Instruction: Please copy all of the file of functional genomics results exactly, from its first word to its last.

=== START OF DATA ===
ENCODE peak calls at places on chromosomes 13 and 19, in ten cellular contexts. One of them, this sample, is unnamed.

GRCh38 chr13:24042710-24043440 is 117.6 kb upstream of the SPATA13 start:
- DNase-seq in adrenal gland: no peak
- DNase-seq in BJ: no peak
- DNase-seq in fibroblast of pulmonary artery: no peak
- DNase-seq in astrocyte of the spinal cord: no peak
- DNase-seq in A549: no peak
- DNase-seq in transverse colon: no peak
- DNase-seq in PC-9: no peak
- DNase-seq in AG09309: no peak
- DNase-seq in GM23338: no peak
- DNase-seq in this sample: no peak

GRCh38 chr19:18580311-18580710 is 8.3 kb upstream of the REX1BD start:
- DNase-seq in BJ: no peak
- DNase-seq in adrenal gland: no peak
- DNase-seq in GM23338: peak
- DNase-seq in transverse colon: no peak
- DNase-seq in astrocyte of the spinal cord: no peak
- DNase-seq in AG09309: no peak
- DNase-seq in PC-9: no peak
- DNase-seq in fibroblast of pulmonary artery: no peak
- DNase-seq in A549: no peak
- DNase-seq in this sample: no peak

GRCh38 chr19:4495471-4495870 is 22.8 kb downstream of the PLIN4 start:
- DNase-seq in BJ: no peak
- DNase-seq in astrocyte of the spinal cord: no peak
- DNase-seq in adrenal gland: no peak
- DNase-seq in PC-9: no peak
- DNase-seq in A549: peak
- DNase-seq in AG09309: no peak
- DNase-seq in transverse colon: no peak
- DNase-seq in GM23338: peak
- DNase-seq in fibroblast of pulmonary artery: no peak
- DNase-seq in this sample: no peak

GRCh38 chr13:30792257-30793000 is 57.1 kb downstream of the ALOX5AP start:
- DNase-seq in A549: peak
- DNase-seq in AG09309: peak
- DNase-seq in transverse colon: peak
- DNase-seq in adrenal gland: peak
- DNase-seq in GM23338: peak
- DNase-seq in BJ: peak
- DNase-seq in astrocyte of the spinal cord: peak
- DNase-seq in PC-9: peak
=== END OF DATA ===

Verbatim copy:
ENCODE peak calls at places on chromosomes 13 and 19, in ten cellular contexts. One of them, this sample, is unnamed.

GRCh38 chr13:24042710-24043440 is 117.6 kb upstream of the SPATA13 start:
- DNase-seq in adrenal gland: no peak
- DNase-seq in BJ: no peak
- DNase-seq in fibroblast of pulmonary artery: no peak
- DNase-seq in astrocyte of the spinal cord: no peak
- DNase-seq in A549: no peak
- DNase-seq in transverse colon: no peak
- DNase-seq in PC-9: no peak
- DNase-seq in AG09309: no peak
- DNase-seq in GM23338: no peak
- DNase-seq in this sample: no peak

GRCh38 chr19:18580311-18580710 is 8.3 kb upstream of the REX1BD start:
- DNase-seq in BJ: no peak
- DNase-seq in adrenal gland: no peak
- DNase-seq in GM23338: peak
- DNase-seq in transverse colon: no peak
- DNase-seq in astrocyte of the spinal cord: no peak
- DNase-seq in AG09309: no peak
- DNase-seq in PC-9: no peak
- DNase-seq in fibroblast of pulmonary artery: no peak
- DNase-seq in A549: no peak
- DNase-seq in this sample: no peak

GRCh38 chr19:4495471-4495870 is 22.8 kb downstream of the PLIN4 start:
- DNase-seq in BJ: no peak
- DNase-seq in astrocyte of the spinal cord: no peak
- DNase-seq in adrenal gland: no peak
- DNase-seq in PC-9: no peak
- DNase-seq in A549: peak
- DNase-seq in AG09309: no peak
- DNase-seq in transverse colon: no peak
- DNase-seq in GM23338: peak
- DNase-seq in fibroblast of pulmonary artery: no peak
- DNase-seq in this sample: no peak

GRCh38 chr13:30792257-30793000 is 57.1 kb downstream of the ALOX5AP start:
- DNase-seq in A549: peak
- DNase-seq in AG09309: peak
- DNase-seq in transverse colon: peak
- DNase-seq in adrenal gland: peak
- DNase-seq in GM23338: peak
- DNase-seq in BJ: peak
- DNase-seq in astrocyte of the spinal cord: peak
- DNase-seq in PC-9: peak